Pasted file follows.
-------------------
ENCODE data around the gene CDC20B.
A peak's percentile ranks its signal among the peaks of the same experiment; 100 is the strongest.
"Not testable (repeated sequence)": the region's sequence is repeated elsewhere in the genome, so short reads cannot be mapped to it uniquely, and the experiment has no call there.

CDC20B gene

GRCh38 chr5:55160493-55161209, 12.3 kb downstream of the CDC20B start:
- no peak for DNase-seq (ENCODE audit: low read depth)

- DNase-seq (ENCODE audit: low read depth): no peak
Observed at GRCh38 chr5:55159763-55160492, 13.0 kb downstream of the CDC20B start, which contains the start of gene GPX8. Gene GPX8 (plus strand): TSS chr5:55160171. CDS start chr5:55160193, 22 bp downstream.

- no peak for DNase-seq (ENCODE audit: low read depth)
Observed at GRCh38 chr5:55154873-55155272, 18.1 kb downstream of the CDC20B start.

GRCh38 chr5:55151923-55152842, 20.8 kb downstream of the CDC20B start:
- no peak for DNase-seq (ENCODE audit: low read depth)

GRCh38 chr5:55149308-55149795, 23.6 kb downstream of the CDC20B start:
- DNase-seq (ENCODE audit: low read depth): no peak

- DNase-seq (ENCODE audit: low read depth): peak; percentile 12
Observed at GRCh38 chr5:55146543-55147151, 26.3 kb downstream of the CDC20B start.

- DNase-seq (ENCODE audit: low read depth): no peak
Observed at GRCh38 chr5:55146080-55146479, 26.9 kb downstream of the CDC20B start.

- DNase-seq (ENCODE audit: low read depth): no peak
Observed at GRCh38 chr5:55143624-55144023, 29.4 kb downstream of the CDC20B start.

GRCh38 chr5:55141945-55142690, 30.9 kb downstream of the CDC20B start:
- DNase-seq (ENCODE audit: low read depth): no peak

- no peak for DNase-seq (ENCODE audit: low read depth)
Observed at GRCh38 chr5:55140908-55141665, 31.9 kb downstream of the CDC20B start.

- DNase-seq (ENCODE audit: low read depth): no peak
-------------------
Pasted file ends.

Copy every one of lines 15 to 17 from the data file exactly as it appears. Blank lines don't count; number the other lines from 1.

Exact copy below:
- DNase-seq (ENCODE audit: low read depth): peak; percentile 12
Observed at GRCh38 chr5:55146543-55147151, 26.3 kb downstream of the CDC20B start.

- DNase-seq (ENCODE audit: low read depth): no peak